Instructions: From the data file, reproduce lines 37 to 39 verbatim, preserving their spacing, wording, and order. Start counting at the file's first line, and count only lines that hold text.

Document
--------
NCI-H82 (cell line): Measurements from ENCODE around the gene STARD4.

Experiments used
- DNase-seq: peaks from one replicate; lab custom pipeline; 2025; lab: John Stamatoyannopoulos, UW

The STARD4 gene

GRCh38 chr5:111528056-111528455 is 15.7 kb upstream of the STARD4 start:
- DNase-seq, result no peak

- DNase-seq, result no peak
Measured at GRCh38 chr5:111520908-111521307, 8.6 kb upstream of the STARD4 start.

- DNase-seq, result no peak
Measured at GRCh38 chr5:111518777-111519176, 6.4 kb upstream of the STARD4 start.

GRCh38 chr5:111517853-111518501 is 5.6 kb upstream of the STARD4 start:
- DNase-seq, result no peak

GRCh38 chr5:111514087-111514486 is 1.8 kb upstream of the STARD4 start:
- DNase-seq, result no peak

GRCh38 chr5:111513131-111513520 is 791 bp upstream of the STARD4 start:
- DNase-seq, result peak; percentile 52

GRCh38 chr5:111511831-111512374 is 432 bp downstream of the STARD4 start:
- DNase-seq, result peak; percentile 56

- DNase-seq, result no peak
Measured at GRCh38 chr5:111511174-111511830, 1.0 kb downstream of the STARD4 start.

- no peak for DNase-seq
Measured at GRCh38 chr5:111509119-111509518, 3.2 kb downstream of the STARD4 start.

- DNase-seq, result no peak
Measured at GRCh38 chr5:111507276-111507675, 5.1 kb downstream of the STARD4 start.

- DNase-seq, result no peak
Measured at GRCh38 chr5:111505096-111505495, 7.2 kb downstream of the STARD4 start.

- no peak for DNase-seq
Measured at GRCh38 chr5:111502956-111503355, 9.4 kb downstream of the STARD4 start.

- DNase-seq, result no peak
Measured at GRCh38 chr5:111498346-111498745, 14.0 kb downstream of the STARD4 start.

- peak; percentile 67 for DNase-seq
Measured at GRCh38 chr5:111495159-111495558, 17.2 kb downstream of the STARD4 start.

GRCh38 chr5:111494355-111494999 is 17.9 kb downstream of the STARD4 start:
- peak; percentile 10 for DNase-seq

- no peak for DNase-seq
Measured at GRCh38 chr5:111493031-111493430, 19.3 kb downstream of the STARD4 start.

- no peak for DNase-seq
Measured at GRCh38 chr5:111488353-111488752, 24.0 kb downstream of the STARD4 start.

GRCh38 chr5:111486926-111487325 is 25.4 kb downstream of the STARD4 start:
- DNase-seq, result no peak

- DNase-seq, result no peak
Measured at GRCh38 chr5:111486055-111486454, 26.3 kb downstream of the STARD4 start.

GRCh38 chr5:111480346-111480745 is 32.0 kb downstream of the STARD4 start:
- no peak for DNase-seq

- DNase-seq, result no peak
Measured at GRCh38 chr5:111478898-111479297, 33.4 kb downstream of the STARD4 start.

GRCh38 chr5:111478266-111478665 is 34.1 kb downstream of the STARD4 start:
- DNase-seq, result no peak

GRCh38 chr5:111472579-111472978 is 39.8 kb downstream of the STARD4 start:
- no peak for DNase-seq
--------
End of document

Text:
- no peak for DNase-seq
Measured at GRCh38 chr5:111488353-111488752, 24.0 kb downstream of the STARD4 start.

GRCh38 chr5:111486926-111487325 is 25.4 kb downstream of the STARD4 start: